What to do if You’re Accused of Copyright Infringement

Watch it or lose it - thieves at work by Tristan Schmurr from Flickr (Creative Commons License)

Watch it or lose it – thieves at work by Tristan Schmurr from Flickr (Creative Commons License)

The owner of a copyright has the exclusive right to control where their work is copied, displayed, and distributed. If they think that someone is using their work without permission, there’s a good chance they’re going to react. They may be passive aggressive and write a blog post about you. They might b direct and send you an email or call you. If they sell their work for a living, they may just send you a bill. They may also hire a lawyer to send a cease and desist letter, a DMCA takedown notice to your webhost, or they may just sue you.

If you are accused of violating someone’s copyright, the first thing you want to do is examine the situation. What are they claiming is on your site or your materials that belongs to them? Some people will tell you that you can use anything you find on the internet as long as you provide and attribution and a link to the original – and that’s just not true. What you may have done is commit infringement and admit it. So look at the image or text in question and try to determine where it came from. If you created it from scratch, there’s a good chance it’s not infringement. If you got it from someone else, you may have a problem.

In most cases, it’s a good idea to schedule an appointment with your copyright lawyer if you’re accused of committing infringement, especially if the other side contacted you through their lawyer. He/she can examine the situation, explain your options, and help you choose the right course of action for your situation. In most cases, the person who claims you stole their work doesn’t want to sue you. They likely want you to stop using their material, and possibly pay a licensing fee for the time you used it. In many cases you want to respond either as yourself or through your lawyer with what you did or could do to resolve the situation.

There are times where you might want to risk not responding. Some people do this is they think nothing will happen if they ignore the notice from the person claiming you stole their work. Sometimes this is effective. Sometimes it leads the person to escalate and sue you or report your company to a regulatory body that oversees your company. It’s not a decision to make lightly.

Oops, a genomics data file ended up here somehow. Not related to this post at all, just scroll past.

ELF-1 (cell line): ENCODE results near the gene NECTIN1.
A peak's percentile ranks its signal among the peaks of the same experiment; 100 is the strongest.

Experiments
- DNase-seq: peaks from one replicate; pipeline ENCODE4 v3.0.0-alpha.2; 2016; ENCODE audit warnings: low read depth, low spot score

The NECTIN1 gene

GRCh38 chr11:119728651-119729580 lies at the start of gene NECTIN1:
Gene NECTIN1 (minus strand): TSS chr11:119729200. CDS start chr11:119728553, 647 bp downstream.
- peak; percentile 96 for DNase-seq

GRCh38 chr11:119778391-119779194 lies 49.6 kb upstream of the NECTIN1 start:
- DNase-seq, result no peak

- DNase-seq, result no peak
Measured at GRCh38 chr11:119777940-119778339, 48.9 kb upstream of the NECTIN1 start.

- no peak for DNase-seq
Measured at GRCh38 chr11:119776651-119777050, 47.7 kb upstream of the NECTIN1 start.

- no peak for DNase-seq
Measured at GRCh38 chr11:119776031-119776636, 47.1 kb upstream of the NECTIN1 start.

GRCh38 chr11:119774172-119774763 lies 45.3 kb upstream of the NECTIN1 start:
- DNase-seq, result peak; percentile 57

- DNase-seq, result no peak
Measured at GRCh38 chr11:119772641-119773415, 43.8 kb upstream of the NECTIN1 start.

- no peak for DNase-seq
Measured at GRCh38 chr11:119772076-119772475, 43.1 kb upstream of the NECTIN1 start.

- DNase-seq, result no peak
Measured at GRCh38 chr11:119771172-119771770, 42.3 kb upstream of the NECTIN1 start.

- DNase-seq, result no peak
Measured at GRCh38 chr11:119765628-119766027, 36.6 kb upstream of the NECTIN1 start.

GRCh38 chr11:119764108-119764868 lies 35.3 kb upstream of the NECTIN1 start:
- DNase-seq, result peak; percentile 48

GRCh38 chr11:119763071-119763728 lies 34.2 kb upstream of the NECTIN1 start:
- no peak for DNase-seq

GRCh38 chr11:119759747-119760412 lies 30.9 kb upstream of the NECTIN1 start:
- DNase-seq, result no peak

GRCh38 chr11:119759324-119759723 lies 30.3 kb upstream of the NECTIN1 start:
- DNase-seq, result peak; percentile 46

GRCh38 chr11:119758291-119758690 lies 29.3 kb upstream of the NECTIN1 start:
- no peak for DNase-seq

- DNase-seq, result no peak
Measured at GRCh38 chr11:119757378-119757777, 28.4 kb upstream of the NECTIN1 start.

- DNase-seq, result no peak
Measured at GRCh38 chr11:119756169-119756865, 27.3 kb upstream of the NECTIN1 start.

So what are the best and worse-case scenarios in these situations? In the best-case scenario, the person making the claim against you is wrong because you haven’t violated their copyright sending a response to that end or ignoring them will resolve the situation. In the worst-case scenario, you’ll be sued (and lose!) for willfully stealing someone’s copyright and sued for $150,000 per image or article you stole, plus the copyright holder’s attorney’s fees.

Legal Side of Blogging Book CoverBecause the penalties can be so high, you want to be careful when you use other people’s content on your website or marketing materials. You need to be sure that you own or have permission to use content created by third parties.

If you need a legal resource on this topic or anything related to the laws that apply to social media, I recommend my book, The Legal Side of Blogging: How Not to get Sued, Fired, Arrested, or Killed. It covers a lot of the major issues that apply to copyright and the internet. If you want to chat more about this topic, feel free to connect with me on TwitterFacebookYouTubeLinkedIn, or you can email me.

Please visit my homepage for more information about Carter Law Firm.

Who Really Owns Your Content?

ZombieGrafitti by RhodanV5500 from Flickr (Creative Commons License)

ZombieGrafitti by RhodanV5500 from Flickr (Creative Commons License)

If you outsource any of your content creation (blog, photos, videos, etc.) you need to read this.

A lot of business professionals have the misconception that if they pay for something, they automatically own it. If your marketing department or employees create your content, that’s true. The company will own the copyright in (and actually be the author of) everything your employees create within the scope of their employment.

That is not always the case when you use third party contractors to create content for your company. If you don’t have a contract with your independent contractor, the law says the contractor owns the copyright in whatever you’ve hired them to create. You only get an implied license to use the content. The contractor can stop you from using the content in a different way than the original project.

If you find yourself in that situation where you thought you owned the contract but you only had a license and you wanted to become the copyright owner, you would need to have the contractor sign a copyright assignment to give it to you. This is a contract that must be in writing. And since the contractor owns the copyright, it’s his/her prerogative to charge whatever they want to assign it to you. So that means they can basically make you pay for the same work twice.

So how do you avoid being in this situation? When you work with independent contractor, you need a solid contract for each project that explains what you’re hiring them to create and who will own the final product. Many contractors I’ve worked for have requested contracts that state that the hiring company only owns their work product when the company has paid its bill in full. If the company doesn’t pay its bill, the company doesn’t own the content and the contractor has legal recourse to prevent the company from using their work.